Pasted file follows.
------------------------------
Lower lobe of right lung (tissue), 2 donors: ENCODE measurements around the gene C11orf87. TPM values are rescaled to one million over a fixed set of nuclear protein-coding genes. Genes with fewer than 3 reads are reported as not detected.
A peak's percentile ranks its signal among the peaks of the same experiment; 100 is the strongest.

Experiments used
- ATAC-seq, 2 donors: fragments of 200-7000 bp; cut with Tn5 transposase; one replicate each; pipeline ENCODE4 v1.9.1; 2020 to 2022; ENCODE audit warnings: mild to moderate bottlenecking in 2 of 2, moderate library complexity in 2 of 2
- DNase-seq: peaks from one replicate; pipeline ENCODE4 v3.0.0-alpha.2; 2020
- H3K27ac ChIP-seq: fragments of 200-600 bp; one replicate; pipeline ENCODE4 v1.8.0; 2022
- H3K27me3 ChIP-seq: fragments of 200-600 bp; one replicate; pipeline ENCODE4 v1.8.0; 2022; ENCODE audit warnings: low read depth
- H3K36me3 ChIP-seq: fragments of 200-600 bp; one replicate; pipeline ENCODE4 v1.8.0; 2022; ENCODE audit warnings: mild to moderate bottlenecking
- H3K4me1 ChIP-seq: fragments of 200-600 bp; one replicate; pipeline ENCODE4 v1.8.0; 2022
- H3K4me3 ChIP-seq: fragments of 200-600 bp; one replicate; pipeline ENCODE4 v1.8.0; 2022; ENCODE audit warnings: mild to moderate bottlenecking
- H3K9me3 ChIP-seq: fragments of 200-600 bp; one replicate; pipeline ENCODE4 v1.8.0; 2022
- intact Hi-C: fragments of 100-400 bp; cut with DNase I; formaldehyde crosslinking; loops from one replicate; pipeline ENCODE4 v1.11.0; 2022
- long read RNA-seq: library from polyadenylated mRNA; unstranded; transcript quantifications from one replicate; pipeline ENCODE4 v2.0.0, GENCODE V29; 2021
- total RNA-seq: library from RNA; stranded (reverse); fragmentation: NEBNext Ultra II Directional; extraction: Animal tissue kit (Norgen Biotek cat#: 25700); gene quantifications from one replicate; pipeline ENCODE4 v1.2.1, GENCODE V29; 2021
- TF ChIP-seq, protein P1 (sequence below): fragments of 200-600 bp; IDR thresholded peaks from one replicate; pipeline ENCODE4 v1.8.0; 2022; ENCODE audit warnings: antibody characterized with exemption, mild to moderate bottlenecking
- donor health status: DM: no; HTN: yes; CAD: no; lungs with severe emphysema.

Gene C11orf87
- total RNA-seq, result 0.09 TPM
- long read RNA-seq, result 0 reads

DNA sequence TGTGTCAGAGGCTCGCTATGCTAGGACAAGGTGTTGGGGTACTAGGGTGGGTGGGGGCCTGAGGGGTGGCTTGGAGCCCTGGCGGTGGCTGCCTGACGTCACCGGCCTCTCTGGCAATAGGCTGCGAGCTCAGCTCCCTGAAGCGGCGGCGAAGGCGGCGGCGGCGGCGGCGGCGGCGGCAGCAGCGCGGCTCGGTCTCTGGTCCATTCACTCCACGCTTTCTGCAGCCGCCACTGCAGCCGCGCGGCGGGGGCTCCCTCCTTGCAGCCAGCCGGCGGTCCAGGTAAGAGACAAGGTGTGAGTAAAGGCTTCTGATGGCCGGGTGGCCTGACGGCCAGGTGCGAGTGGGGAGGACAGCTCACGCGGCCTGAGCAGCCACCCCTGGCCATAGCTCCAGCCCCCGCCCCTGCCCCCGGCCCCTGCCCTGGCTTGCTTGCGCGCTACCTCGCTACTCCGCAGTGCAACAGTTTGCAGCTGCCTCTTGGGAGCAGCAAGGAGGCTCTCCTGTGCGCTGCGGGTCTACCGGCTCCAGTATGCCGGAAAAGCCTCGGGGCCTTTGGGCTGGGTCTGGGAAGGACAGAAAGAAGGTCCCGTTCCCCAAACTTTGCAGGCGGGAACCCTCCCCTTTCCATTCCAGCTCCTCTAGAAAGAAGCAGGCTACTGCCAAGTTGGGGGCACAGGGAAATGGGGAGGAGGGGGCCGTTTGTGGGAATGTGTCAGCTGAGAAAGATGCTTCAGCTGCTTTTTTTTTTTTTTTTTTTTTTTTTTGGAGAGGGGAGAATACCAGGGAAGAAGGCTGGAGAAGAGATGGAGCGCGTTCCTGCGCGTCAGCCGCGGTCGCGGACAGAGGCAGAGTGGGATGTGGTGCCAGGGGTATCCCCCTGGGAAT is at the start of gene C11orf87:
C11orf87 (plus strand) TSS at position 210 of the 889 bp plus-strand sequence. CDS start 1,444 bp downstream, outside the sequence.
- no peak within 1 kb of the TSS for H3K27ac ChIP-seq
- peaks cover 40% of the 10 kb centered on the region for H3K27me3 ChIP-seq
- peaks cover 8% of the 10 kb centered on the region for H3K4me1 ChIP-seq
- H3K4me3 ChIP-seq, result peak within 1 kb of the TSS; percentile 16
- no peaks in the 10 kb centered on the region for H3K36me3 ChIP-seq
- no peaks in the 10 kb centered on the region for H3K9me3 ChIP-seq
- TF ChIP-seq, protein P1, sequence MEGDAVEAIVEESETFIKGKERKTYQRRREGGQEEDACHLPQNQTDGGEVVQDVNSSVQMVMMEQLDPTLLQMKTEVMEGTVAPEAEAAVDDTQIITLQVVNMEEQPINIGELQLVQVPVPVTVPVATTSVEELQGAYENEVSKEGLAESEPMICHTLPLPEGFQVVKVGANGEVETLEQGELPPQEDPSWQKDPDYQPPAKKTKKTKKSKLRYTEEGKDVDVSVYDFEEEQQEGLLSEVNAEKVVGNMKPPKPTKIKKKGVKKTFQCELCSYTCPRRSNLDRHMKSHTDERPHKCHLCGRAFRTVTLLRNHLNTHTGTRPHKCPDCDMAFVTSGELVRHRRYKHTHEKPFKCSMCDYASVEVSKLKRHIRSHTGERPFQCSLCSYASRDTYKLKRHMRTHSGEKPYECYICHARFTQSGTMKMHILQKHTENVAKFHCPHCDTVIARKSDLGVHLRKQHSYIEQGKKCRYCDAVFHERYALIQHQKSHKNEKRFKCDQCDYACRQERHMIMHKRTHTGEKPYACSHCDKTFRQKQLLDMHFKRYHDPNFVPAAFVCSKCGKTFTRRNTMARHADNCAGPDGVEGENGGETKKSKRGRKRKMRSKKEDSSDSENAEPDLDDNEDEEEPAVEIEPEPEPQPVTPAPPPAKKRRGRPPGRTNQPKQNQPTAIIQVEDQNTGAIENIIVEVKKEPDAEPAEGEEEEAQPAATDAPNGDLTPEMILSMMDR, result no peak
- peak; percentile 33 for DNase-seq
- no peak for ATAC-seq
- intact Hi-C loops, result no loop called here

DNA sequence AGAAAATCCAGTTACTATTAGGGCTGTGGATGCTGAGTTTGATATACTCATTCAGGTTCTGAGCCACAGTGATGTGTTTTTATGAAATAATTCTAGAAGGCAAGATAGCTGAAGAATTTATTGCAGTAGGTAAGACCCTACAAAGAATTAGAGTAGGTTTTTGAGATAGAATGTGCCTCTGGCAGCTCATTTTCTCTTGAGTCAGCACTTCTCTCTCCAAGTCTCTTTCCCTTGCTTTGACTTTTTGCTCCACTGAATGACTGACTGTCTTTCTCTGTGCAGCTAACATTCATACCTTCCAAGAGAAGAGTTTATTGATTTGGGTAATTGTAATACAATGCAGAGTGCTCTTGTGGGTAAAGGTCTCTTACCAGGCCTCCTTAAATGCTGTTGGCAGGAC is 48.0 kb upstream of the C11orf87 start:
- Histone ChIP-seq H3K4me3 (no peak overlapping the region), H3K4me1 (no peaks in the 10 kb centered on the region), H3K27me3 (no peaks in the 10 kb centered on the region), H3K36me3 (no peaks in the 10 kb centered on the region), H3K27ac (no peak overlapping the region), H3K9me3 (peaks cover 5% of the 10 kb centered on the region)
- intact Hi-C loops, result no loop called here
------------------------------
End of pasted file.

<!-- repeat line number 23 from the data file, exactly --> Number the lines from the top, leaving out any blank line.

- peaks cover 40% of the 10 kb centered on the region for H3K27me3 ChIP-seq